() After almost an entire year of glancing longingly at my neglected copy of JG Ballard’s THE ATROCITY EXHIBITION signed by you and given to me as a Christmas gift from my fiancé, your former intern Stellar Cassidy, sandwiched between a shelf full of books written by friends to whom I feel indebted to prioritize on my reading list, I finally read it. And was absolutely blown away! Ballard’s detailed annotations throughout not only illuminated the story and shed light on his creative process but also gave the book a feeling of intimacy, as if JG didn’t really pass away all too recently. It was like he was there to psychically answer my wanderings and wonderings through his world before it could even articulate a question. Thank you, Vale, for recommending this great author’s finest work to me (almost a year ago now) at the Beat Museum and also for carrying Ballard and Burrough’s flame. If a great piece of art has the power to change one’s world view, and thus one’s world, this book has definitely changed my world. Again, thank you! – Nic Burrose (the secret secretaries, band featuring Stellar on drums & Nic on guitar)

() Yeah man! Francisco Ford Coppola’s “Tetro” was beautiful! Chock full of surprises and blind corners, personal and ‘big’ at the same time. Though, Gallo plays what is beginning to appear to be, himself… Legendary Pink Dots at the DuNord! Saw them last time they were there. Don’t know why why the band and Ka-Spel haven’t made a bigger splash – you can get none more psychedelic. – Scott Davey of Iguana Studios, now in Sacramento

() From Charles Oliphant: “I will tell you a secret I learned from a German DJ when I was at AFN Europe, in Frankfurt.
Wet Transfer:
1)Wash your Vinyl Record with Dish Soap and water, removing all dirt and debris. Blot-dry (don’t rub) with a Paper Towel, then dust off with a Compressed can of Air.
2) Take an Isomerizer/Misting Sprayer Bottle (the kind you use to spray ferns with)
3) Fill it with 50% Distilled Water/50% Isopropyl Alcohol
4) Spray it on the spinning vinyl record until it is totally coated with the liquid
5) Drop the needle on the record
6) The Needle will float it in the fluid, slightly suspending it
7) You will hear no scratches, pops or gouges
8) Record to your computer via a turntable with a USB connector
9) Use a program like Q Base that will record it in analog
10) Enjoy your Vinyl Record Collection on your computer for the rest of your life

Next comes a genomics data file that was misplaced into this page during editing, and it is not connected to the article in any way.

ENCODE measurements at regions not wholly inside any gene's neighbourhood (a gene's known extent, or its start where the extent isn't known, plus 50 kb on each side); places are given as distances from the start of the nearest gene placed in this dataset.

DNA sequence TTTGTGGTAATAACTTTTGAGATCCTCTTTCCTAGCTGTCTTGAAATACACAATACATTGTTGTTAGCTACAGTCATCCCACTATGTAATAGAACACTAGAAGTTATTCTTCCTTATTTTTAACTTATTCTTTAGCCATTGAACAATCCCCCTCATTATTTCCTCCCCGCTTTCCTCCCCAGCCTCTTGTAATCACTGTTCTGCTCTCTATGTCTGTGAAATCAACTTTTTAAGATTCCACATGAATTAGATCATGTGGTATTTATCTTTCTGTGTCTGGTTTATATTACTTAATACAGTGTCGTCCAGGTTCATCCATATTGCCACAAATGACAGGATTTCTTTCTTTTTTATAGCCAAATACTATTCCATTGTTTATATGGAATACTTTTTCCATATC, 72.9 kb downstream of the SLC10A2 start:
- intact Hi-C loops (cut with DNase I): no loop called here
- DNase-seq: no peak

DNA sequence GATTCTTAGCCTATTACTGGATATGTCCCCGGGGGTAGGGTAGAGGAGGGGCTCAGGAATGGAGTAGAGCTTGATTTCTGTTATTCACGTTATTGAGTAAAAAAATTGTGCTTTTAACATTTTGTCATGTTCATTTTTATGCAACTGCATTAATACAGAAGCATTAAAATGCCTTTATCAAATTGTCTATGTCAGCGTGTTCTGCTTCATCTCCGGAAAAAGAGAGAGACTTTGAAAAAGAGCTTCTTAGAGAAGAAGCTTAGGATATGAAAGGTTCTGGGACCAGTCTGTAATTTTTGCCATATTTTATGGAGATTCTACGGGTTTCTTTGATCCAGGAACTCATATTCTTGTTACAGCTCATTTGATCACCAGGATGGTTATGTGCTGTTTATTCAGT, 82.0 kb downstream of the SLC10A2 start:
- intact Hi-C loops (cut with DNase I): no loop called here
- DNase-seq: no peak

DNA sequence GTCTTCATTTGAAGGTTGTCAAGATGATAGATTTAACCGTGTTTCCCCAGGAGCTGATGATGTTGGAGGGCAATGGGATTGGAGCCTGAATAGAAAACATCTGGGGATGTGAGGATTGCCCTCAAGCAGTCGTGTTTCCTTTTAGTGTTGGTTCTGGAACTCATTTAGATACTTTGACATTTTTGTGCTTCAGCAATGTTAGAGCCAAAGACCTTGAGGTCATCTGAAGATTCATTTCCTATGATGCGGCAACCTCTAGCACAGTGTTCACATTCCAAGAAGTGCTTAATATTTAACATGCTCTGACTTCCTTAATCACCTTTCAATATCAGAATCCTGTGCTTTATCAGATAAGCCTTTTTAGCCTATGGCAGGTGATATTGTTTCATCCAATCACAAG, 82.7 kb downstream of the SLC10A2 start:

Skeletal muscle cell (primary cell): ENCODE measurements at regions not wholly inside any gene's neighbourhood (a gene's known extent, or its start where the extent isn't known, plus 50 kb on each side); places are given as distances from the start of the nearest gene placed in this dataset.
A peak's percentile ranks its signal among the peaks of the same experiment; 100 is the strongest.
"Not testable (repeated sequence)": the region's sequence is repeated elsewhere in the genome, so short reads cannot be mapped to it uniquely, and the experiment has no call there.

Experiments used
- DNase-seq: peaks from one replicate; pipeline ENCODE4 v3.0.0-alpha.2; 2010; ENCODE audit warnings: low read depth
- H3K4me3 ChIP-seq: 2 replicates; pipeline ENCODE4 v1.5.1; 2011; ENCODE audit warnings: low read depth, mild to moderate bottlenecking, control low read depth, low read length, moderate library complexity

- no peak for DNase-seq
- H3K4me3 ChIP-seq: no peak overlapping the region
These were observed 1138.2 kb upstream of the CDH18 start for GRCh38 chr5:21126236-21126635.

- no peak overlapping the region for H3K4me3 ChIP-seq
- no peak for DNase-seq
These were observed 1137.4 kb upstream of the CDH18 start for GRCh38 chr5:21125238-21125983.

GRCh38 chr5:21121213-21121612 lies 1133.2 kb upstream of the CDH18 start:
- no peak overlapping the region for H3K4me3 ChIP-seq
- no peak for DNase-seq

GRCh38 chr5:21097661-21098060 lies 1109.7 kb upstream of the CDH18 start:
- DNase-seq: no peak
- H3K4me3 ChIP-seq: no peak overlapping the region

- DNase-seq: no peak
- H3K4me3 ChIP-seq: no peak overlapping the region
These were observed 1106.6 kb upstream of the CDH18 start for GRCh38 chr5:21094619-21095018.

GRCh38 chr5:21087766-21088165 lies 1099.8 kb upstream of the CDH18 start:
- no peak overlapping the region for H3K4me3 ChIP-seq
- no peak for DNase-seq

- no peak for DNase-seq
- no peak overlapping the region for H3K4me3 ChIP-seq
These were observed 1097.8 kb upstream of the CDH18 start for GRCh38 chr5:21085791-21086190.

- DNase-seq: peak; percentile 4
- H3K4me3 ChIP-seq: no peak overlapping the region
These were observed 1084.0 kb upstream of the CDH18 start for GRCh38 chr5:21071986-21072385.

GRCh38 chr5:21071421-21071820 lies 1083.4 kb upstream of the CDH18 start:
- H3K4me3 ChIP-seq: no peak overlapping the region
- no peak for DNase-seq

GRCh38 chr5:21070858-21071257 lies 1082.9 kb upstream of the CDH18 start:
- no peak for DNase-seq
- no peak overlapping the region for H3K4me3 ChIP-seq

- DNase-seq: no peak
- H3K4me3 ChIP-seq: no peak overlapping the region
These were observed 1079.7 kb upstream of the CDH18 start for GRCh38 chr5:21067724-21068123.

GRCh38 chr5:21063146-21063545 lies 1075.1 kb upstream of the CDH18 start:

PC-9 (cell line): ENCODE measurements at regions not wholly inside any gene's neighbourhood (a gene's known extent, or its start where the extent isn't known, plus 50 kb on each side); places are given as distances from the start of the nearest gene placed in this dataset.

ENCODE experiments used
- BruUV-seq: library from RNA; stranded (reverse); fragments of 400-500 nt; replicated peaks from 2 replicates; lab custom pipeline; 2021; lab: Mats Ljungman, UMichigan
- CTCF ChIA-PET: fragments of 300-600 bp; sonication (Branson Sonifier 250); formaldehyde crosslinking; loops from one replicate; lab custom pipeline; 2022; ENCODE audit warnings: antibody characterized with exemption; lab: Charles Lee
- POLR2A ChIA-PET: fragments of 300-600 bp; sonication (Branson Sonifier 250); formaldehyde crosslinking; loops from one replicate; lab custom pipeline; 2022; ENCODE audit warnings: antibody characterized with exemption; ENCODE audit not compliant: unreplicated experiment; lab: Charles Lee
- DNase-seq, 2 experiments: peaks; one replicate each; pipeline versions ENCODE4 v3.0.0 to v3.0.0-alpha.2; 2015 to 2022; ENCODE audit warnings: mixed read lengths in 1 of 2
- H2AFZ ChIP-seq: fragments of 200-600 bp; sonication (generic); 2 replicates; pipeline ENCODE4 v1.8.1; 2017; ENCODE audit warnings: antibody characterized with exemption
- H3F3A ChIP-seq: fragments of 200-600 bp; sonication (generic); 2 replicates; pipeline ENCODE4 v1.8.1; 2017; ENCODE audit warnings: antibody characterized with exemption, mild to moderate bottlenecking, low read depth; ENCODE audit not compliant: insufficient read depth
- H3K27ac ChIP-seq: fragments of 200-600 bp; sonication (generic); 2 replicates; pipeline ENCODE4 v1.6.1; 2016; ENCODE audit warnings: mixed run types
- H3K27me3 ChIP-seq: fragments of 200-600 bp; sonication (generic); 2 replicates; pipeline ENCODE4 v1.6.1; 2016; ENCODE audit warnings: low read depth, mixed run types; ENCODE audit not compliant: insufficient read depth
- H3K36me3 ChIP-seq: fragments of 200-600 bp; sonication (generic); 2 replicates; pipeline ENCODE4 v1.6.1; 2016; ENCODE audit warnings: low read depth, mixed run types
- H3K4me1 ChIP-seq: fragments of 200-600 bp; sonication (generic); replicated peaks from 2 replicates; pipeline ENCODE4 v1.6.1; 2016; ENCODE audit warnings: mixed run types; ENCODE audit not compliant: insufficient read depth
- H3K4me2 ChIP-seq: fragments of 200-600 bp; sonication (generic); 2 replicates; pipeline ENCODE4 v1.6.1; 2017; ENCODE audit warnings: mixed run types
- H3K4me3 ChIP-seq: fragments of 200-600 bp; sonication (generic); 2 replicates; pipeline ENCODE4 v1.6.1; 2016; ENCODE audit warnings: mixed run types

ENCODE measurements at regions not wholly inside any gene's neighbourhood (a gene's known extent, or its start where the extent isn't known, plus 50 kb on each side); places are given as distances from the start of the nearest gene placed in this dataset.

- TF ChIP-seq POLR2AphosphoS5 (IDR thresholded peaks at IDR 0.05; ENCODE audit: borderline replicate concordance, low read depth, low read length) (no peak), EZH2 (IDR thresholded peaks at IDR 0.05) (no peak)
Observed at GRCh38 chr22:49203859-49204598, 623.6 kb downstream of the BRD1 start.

CDs are not Hi-Fi, though DVDs can be.
CDS are compressions, they do not reproduce the Human Audible Range of 20HZ to 20KHZ
MP3s are not Hi-Fi
HD Radio, is NOT!
Cassette Tapes can be Hi-Fi, as can Reel-To-Reel Machines
This problem all came to pass when the Chairman of Sony, required his engineers to fit Beethoven’s 9th Symphony on one disc. Compression was required, therefore Dynamic Range was Sacrificed.
Vinyl is Final!
Now You Know “The Rest Of The Story!”

() “Hey VAle, MRR still sends all international orders to distributors via M-Bag, it’s REALLY HARD to do, they have moved the depot around a lot and they make it really difficult to use, the form is hard to fill out, every month they tell us we do not qualify for it, but we manage to do it anyway. We have to drive down to the depot at the airport to drop it off. I am sure they will eliminate it, but now I think it’s just not advertised as a service anymore?? You could email and ask Fred our distribution coordinator how he does it. – LAyla”

() “Hi Vale, Post Office M bags (to send books, printed matter, LPs) are not totally dead yet, just hard to track down. Pasting in information below from a friend Ariel who sorted some out earlier this year. Cheers, Stevphen
“M-bags are based on a post office that doesn’t exist anymore, when mail was shuffled from place to place in these massive bags and shipped (literally) all over the world. That is no longer the case. The bags are rarely used and there is no longer any global surface mail, it is all air.
“This means getting the bags could be a problem. The PO does not have them all the time and when they do they may not have many. So you should call before you go. The PO’s near my grandparents (delaware and ostrander, Ohio) was happy for me to come and pick them up and take them away to pack, but they don’t have to let you. They can make you pack them at the PO. Ostrander even said they would deliver them to me, but that seems to be a little village carrier being neighborly, they generally don’t, but you should ask. As far as anyone can tell me there is no mechanism for doing any of this over the internet.
“The PO jargon for all of this is:
a Number One bag (the M-bag)
PS Tag 158 (the M-bag addressee tag)
Forms 2976 and 2976-A (the customs forms) – you may want to call ahead for these as well. The tiny village PO (Ostrander) didn’t have any and said he would have to order them but the small town PO (Delaware) did have some, but not a lot.
“Weight and Pricing: Weight maximums vary from country to country, but generally they are 40# (twenty kilos) or 66# (thirty kilos). These restrictions are not set by the USPS they are set by the receiving countries. There is no weight minimum to mail but there is a minimum charge that generally starts at 11# (there seem to be a few inconsequential exceptions). So pricing is a flat fee for that first 11# and then an additional fee for each pound thereafter up to the weight maximum (which of course includes the tare for the bag). So shipping a 42# box of books home for Sissy and Tassos is $35.75 flat, plus $3.25 for each additional pound up to 66#. So a full bag is $136.50. Since shipping is by air it generally takes 5-10 days to travel but no guarantees are made and there is no way to track it. Pricing by country is here <>